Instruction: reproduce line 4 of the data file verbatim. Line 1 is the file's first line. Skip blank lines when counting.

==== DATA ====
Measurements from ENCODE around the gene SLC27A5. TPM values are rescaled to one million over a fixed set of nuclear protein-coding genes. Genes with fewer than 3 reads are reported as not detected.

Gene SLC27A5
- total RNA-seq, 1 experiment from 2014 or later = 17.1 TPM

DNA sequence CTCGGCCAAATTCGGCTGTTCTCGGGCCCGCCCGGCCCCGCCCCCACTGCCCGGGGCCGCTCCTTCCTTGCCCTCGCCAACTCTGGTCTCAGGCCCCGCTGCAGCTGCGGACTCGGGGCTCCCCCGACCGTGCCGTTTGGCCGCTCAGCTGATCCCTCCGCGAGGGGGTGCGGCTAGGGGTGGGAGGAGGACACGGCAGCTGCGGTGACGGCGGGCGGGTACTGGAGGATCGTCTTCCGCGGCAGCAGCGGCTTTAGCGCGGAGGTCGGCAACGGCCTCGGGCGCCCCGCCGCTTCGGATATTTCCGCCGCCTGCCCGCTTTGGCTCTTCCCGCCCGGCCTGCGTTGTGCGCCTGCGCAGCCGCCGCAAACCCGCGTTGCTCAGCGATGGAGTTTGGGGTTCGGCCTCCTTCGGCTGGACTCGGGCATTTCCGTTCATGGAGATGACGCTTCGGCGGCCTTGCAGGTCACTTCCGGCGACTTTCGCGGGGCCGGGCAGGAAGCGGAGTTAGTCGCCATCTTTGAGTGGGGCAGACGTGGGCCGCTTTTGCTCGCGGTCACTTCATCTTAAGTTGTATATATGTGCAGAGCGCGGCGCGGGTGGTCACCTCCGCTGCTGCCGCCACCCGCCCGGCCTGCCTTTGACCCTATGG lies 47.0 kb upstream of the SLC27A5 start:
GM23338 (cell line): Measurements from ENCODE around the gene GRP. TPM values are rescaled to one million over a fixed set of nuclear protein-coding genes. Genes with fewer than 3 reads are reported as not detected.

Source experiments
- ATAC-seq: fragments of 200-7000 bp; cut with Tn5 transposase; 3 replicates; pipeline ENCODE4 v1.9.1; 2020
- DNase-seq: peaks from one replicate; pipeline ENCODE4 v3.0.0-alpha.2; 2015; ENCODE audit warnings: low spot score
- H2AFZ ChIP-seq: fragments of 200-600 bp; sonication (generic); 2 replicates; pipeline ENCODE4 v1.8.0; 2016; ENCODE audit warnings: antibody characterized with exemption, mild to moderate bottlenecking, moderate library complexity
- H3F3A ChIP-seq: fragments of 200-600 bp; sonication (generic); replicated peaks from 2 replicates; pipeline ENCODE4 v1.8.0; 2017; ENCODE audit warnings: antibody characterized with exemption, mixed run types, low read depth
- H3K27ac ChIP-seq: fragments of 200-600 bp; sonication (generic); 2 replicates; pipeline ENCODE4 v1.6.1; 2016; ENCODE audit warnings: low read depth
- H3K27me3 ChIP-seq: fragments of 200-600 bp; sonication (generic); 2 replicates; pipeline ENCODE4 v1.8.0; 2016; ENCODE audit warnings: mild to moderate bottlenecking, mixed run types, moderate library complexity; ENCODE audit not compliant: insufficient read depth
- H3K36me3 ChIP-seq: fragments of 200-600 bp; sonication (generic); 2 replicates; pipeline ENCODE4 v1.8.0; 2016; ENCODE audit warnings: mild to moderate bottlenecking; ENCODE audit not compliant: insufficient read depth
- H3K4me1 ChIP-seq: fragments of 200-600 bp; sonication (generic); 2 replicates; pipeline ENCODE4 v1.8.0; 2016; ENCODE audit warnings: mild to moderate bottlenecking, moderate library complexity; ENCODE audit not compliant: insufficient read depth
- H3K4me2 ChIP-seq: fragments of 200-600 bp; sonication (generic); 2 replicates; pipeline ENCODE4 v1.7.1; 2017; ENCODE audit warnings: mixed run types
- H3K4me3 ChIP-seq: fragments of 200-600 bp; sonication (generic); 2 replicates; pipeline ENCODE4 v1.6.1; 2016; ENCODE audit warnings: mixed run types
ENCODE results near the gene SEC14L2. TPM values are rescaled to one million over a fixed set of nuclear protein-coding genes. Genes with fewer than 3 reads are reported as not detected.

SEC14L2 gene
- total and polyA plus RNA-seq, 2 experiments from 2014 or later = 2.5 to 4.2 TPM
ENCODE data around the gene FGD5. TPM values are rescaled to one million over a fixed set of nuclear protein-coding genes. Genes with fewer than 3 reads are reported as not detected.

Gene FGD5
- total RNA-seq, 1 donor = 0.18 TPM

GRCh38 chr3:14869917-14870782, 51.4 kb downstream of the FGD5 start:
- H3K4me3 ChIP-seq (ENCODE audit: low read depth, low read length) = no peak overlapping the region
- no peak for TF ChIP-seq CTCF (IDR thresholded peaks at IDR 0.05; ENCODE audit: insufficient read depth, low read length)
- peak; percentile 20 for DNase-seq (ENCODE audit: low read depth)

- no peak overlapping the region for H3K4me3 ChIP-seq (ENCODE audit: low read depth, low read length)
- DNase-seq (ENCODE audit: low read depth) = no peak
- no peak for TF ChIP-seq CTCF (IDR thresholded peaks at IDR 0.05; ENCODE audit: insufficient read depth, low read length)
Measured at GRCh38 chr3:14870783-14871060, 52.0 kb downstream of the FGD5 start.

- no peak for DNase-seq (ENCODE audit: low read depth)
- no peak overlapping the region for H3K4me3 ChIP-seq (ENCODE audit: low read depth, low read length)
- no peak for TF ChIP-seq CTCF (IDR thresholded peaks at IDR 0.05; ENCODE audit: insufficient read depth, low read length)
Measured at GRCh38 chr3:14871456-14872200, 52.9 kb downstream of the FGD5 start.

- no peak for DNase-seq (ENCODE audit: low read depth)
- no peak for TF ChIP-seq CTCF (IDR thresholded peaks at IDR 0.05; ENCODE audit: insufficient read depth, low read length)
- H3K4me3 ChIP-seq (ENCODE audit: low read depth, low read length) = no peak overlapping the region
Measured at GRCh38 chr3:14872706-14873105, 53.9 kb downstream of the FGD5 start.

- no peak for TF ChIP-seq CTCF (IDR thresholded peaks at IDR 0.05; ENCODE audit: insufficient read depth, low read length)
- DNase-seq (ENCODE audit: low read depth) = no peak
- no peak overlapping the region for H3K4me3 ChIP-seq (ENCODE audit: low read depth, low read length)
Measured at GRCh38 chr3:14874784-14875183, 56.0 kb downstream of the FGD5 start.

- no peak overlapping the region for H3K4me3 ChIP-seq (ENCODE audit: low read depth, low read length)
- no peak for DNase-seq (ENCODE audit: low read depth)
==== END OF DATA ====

DNA sequence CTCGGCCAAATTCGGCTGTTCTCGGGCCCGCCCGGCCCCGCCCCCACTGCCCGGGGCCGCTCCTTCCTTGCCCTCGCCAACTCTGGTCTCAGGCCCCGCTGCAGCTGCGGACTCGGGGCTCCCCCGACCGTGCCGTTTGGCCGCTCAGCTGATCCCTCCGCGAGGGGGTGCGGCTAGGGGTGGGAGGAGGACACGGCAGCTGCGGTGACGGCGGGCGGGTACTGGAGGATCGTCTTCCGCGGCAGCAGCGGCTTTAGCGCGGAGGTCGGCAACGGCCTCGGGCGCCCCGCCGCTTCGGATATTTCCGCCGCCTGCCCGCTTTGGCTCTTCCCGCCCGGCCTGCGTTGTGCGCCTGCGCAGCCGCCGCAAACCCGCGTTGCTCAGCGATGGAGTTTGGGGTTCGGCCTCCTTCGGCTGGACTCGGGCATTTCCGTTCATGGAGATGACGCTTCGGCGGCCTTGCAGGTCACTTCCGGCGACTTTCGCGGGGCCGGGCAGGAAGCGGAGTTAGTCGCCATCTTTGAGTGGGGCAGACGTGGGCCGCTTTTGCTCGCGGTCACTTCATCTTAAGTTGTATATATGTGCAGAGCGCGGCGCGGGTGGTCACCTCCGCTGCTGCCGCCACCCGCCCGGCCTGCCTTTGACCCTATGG lies 47.0 kb upstream of the SLC27A5 start: